How to protect your retirement savings from a crash. Unfortunately, those spectacular averages won't last forever, and the investment pros have some pretty pessimistic predictions for the future. Asset management company BlackRock, for example, claimed in its quarterly investment outlook report that U.S. stocks are expected to gain an annualized 5.9% over the next 10 years (compared to the estimated 12% return investors saw in 2016). While 56% of investors believe they'll have enough money to retire, 65% said they were unaware that expected returns are predicted to be far lower in the future than they've been in the past. So what can you do to protect your retirement savings in the event that the market crashes? You may need to rebalance your portfolio to ensure your investments are aligned with your risk tolerance, otherwise, you could stand to lose a lot of money if the market tanks. Don't invest anything you'll need within five years This has always been a good piece of advice for investors to avoid having to pull your money out of the market, but it's especially true during a market downturn. By only investing money that you know you won't need for at least five years, it will be easier for you to leave those savings untouched until the market recovers. This begs the question, though, of whether it's best to put that money you've saved toward your debt or into your savings fund. Again, the money you invest should be money that you won't need for at least five years, so it's wise to pay down as much debt as you can so you can be sure you won't need to pull that money out of the market if a financial problem pops up.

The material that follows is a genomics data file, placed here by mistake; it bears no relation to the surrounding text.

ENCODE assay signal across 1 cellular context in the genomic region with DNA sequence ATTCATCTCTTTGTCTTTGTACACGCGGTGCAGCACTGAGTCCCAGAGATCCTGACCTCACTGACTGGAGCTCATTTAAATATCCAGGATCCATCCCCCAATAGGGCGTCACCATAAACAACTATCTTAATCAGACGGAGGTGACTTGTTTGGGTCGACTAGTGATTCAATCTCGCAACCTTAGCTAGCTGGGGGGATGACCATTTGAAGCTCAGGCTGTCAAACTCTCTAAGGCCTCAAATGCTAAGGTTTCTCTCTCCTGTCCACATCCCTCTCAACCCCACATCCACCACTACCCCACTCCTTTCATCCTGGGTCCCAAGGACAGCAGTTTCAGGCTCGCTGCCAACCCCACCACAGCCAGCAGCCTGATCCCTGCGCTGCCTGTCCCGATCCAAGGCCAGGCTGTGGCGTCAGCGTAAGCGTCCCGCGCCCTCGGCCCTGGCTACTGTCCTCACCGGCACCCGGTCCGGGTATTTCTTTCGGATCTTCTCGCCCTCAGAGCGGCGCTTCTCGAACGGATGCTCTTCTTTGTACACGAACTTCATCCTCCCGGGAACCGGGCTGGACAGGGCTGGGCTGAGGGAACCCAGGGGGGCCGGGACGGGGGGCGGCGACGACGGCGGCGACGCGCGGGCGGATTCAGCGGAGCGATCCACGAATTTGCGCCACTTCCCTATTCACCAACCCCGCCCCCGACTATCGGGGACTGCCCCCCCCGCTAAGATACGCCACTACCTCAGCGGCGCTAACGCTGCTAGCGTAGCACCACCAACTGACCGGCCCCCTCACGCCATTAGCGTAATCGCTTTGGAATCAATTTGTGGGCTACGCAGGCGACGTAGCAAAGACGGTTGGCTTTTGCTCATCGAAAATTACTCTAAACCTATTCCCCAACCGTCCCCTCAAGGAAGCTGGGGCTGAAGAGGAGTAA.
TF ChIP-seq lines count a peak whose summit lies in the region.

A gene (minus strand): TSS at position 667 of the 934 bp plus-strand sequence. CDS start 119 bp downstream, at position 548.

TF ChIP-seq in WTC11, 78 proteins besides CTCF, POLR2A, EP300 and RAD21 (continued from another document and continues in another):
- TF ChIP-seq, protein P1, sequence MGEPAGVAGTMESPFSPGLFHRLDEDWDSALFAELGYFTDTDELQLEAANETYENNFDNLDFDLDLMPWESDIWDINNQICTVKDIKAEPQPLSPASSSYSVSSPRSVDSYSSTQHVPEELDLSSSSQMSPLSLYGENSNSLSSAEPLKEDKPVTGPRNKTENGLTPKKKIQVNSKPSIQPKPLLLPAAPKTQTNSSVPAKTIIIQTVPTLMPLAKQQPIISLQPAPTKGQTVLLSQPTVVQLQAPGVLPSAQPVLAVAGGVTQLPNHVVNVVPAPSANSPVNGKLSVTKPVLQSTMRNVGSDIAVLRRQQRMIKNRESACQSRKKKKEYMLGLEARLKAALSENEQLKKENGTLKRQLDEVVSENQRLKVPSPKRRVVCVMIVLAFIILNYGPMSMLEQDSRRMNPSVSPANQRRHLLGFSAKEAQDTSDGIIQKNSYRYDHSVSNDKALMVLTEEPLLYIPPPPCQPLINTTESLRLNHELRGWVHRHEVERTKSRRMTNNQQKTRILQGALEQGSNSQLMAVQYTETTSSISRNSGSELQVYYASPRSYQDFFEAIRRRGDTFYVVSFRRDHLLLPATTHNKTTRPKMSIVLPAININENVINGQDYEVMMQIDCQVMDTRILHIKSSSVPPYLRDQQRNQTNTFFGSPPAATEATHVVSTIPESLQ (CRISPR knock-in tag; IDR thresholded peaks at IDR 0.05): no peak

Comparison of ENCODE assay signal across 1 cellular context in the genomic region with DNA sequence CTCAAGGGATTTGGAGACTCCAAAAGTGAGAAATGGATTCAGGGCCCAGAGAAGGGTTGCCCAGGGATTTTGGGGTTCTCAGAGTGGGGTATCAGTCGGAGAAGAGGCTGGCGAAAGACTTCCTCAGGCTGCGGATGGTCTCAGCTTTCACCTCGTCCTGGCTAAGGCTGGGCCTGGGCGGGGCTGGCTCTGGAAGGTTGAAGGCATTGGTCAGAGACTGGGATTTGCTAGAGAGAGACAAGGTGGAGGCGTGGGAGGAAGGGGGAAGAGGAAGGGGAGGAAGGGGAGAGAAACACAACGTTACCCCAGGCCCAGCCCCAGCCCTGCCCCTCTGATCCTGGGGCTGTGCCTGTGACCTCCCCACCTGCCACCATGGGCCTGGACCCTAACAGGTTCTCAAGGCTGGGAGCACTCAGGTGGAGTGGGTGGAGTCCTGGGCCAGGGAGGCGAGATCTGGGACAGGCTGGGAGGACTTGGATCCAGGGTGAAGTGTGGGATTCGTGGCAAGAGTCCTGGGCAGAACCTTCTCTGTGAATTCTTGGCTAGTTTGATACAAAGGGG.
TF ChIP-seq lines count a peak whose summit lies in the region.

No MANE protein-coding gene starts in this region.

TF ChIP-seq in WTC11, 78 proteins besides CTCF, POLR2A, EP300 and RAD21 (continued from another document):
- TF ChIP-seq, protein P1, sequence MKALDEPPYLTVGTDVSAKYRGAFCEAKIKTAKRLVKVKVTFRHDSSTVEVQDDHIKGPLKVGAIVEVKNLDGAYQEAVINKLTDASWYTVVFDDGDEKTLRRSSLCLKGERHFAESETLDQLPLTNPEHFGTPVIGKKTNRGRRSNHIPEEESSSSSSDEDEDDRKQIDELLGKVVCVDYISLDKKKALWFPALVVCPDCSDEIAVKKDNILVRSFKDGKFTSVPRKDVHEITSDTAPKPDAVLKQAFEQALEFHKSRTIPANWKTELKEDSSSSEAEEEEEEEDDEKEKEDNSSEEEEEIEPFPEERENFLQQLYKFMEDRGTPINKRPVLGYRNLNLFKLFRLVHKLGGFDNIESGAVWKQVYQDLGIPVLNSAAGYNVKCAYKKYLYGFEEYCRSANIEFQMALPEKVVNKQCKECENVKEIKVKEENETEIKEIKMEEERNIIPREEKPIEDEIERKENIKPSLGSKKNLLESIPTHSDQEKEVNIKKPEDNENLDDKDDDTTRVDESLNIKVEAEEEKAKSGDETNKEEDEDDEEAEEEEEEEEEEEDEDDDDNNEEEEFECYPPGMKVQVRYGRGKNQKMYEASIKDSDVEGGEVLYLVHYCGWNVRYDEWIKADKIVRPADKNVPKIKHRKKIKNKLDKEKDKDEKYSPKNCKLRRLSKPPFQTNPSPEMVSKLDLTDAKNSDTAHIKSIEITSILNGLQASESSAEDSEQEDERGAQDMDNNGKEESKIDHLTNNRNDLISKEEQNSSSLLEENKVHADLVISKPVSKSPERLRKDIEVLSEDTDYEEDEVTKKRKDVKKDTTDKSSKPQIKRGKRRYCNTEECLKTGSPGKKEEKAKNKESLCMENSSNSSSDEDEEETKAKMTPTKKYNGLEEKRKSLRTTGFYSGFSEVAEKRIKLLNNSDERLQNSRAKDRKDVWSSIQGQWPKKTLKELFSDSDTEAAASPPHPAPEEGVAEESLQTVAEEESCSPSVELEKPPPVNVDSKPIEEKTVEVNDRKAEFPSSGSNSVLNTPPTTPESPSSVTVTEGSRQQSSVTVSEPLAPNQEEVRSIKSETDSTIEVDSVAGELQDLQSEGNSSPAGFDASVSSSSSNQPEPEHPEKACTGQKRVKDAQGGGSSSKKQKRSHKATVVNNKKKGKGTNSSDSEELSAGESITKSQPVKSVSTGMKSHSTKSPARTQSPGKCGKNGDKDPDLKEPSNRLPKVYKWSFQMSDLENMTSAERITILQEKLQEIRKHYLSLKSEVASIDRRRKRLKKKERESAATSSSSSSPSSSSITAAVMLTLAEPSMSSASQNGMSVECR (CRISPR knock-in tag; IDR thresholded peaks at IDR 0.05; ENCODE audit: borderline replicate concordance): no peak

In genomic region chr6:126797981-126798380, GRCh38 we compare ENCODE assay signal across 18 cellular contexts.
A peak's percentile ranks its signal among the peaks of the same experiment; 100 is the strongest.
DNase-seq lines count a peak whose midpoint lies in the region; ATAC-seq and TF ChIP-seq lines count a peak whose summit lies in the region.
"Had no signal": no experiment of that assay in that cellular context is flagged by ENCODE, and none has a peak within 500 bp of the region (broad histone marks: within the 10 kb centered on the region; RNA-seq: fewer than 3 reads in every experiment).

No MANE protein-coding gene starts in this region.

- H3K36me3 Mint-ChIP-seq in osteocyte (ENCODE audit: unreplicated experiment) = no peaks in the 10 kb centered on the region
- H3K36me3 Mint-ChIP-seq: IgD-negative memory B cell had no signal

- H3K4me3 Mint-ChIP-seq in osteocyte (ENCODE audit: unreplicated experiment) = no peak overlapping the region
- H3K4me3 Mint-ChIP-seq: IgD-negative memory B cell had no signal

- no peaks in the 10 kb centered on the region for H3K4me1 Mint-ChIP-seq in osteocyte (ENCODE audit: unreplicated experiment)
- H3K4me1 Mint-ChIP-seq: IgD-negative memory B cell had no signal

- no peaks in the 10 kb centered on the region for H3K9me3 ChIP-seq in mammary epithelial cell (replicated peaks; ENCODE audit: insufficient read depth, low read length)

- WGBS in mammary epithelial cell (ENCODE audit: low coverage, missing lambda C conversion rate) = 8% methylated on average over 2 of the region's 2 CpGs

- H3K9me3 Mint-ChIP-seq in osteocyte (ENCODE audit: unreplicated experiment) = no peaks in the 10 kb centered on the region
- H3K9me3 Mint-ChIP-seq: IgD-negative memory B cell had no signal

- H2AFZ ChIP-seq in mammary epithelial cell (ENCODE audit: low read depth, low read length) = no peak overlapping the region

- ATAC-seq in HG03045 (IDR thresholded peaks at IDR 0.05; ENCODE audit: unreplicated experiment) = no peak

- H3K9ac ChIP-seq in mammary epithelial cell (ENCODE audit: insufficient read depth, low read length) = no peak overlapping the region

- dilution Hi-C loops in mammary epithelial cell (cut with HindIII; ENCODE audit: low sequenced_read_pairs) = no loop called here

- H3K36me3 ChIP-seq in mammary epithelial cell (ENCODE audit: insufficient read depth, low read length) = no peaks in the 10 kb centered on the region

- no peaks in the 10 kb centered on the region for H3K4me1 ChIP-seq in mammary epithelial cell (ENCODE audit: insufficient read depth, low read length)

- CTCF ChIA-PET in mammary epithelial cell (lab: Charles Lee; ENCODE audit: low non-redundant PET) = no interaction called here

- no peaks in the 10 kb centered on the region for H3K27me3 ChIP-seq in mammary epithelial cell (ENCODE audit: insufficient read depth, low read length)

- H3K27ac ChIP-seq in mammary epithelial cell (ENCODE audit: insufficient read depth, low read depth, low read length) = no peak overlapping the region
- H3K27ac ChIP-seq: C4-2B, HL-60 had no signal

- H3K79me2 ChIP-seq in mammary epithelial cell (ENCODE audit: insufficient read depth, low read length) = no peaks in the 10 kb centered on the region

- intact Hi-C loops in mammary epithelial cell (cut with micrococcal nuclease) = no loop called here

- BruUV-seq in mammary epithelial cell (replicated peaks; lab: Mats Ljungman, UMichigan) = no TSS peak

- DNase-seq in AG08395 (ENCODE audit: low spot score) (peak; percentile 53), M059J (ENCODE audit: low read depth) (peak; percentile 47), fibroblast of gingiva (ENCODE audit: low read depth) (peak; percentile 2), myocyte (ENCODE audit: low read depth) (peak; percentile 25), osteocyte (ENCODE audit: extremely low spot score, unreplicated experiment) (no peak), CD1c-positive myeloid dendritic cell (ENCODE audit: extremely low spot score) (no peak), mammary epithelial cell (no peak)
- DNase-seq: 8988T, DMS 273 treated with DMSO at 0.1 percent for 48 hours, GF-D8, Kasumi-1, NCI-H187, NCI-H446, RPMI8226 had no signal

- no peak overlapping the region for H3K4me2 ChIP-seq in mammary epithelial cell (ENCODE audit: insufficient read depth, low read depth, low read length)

Do you remember what it’s like being a kid with no financial responsibilities? Neither do I. It seems like we have been adulting forever. If life insurance isn’t quintessential adulthood, I don’t know what is. As you are reading and researching life insurance, one of the biggest questions you ask yourself is “Do I even need life insurance?”
Ask yourself this question: Does someone rely on me financially? If the answer is yes, then you likely need life insurance. Let’s discuss a few different types of people and their need for life insurance.
Single? You probably don’t need it.
If you are single and have no children, you probably don’t need life insurance. However, if you’re an ultra-planner or want to have a family sooner rather than later, locking in those low rates while you’re young and healthy can be a wise move.
Here are a few situations in which buying life insurance would be recommended even if you’re single:
- Co-signed loans
Maybe your grandparents are co-signers on your private student loans or your parents co-signed on your mortgage. If you die before the balance is paid, the creditors can go after your co-signers. Life insurance can pay for these debts.
- Caring for relatives
If you are caring for siblings or aging relatives you should consider life insurance to ensure that your loved ones are still provided for even if you are no longer around.
Have dependent children? You definitely need it.
Those with children have the greatest need for life insurance. Children rely on you for food, clothing, shelter, medicine, and everything else. If you die, life insurance can continue to fund these things, and it can also pay for hopes and dreams such as college tuition or a wedding.
Let’s take a closer look at specific parental situations:
- Dual income families
If your household has two incomes contributing to standard of living, the sudden loss of a parent can cause financial upheaval if there is no life insurance to replace the lost income. One parent is now responsible to provide what two incomes previously did. For example, the proceeds from a life insurance policy can pay off the mortgage ensuring the children do not have to be uprooted from their home…